Afghanistan in 1997 continued to experience civil war and political instability. There was no central government. The mostly Pashtun Taleban forces battled the opposition Northern Alliance, which includes the country’s next three largest ethnic groups, on various fronts and as the year progressed the ethnic divide became increasingly bitter. Political killings, torture, rape, arbitrary detention, looting, abductions and kidnapings for ransom are committed by armed units, local commanders, and rogue individuals. At the end of the year, about one million Afghan refugees were believed to be in Pakistan and about 1.4 million living in Iran.
Formal economic activity remains minimal and is inhibited by recurrent fighting and roads blocked by local commanders. The northern areas all suffer from brigandage. Commercial trade is impeded in certain non-Taleban areas, as local commanders continue to demonstrate their control over the roads by demanding road tolls and sometimes closing roads. Despite these obstacles, many people continue to travel relatively freely, with buses plying routes in most parts of the country. Agriculture, including high levels of opium poppy cultivation, is the mainstay of the economy. Afghanistan remains the second largest opium producer in the world. Trade is mainly in fruits, minerals, and gems, as well as goods smuggled to Pakistan. There are also rival currencies, both very inflated.
Seeking to exploit more effectively mounting popular disaffection, the PDPA reunified with Moscow's support. On April 27-28, 1978, the PDPA initiated a bloody coup which resulted in the overthrow and death of Daoud and most of his family. Nur Muhammad Taraki, Secretary General of the PDPA, became President of the Revolutionary Council and Prime Minister of the newly established Democratic Republic of Afghanistan. Opposition to the Marxist government emerged almost immediately. During its first 18 months of rule, the PDPA brutally imposed a Marxist-style "reform" program which ran counter to deeply rooted Islamic traditions.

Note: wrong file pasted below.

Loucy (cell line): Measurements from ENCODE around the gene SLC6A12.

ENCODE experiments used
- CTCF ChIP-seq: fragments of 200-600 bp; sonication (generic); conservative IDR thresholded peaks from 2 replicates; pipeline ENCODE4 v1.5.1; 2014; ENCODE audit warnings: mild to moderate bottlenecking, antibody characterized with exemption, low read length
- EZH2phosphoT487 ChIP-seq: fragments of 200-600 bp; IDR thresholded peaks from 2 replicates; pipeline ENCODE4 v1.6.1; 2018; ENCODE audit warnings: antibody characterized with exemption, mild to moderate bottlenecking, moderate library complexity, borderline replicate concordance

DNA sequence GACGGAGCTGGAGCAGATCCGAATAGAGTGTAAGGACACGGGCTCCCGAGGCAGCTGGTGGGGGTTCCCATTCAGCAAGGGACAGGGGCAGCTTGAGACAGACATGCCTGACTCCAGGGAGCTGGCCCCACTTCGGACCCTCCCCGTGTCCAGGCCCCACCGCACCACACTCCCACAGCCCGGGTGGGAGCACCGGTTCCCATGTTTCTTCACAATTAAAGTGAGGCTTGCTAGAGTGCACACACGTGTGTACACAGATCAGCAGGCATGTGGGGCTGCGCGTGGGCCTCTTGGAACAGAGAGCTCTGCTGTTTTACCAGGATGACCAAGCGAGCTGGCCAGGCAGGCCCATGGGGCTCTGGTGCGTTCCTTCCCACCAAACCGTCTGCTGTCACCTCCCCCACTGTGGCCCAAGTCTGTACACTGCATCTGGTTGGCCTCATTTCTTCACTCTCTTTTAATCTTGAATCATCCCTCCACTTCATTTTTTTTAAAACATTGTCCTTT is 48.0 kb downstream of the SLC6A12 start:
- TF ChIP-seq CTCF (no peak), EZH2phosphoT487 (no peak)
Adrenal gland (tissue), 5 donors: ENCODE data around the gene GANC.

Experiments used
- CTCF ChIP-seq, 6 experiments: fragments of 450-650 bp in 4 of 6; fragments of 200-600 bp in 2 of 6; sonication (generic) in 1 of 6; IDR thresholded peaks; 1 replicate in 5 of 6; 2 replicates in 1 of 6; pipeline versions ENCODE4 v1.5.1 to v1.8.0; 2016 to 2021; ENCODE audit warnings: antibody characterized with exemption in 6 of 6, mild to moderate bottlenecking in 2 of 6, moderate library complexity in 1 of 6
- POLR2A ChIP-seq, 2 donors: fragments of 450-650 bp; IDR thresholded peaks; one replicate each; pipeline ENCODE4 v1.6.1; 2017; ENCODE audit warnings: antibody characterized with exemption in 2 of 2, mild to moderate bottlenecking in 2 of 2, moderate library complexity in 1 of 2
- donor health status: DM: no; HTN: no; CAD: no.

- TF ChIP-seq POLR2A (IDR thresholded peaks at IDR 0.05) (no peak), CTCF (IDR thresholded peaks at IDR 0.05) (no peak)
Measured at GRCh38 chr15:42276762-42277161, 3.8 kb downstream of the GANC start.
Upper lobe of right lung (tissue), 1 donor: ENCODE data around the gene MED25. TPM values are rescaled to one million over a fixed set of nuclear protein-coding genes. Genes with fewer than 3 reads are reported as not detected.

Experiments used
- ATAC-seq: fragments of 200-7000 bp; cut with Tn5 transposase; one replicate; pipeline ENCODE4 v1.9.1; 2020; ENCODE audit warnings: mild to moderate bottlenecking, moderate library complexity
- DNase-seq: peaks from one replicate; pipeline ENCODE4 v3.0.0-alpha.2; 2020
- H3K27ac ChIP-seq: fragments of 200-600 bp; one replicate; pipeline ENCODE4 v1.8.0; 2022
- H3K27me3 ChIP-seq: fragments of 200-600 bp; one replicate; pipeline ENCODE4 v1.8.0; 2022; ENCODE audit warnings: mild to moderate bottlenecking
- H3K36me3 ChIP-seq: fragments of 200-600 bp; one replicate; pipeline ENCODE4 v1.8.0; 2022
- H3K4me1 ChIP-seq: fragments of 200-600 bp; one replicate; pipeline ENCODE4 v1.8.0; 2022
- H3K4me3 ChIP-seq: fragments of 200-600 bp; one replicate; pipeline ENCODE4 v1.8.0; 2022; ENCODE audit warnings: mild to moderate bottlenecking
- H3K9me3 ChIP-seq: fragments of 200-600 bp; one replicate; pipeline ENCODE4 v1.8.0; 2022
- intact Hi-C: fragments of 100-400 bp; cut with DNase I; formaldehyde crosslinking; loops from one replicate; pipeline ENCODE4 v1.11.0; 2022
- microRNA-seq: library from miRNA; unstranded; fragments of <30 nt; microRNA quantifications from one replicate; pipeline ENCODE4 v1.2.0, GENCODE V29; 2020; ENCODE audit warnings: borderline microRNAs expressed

By the summer of 1978, a major revolt in the Nuristan region of eastern Afghanistan spread into a country-wide insurgency. In September 1979, Hafizullah Amin, who had earlier been the Prime Minister and minister of defense, seized power from Taraki after a palace shootout. Over the next two months, instability plagued Amin's regime as he moved against perceived enemies in the PDPA. By December, party morale was crumbling, and the insurgency was growing.
The Soviet Union moved quickly to take advantage of the April 1978 coup. In December 1978, Moscow signed a new bilateral treaty of friendship and cooperation with Afghanistan, and the Soviet military assistance program increased significantly. The regime's survival increasingly was dependent upon Soviet military equipment and advisers as the insurgency spread and the Afghan army began to collapse.
By October 1979, however, relations between Afghanistan and the Soviet Union were tense as Hafizullah Amin refused to take Soviet advice on how to stabilize and consolidate his government. Faced with a deteriorating security situation on December 24, 1979, large numbers of Soviet airborne forces, joining thousands of Soviet troops already on the ground, began to land in Kabul under the pretext of a field exercise. On December 26, these invasion forces killed Hafizullah Amin and installed Babrak Karmal, exiled leader of the Parcham faction, as Prime Minister. Massive Soviet ground forces invaded from the north on 27 December 1979.
But soon it became apparent to the Soviets and the rest of the world that crushing the resistance was not a task that could be accomplished easily or quickly. Following the invasion, the Karmal regime, although backed by an expeditionary force of about 120,000 Soviet troops, was unable to establish authority outside Kabul. As much as 80% of the countryside, including parts of Herat and Kandahar, eluded effective government control. An overwhelming majority of Afghans opposed the communist regime, either actively or passively. Afghan freedom fighters (mujahidin) made it almost impossible for the regime to maintain a system of local government outside major urban centers. Poorly armed at first, in 1984 the mujahidin began receiving substantial assistance in the form of weapons and training from the U.S. and other outside powers.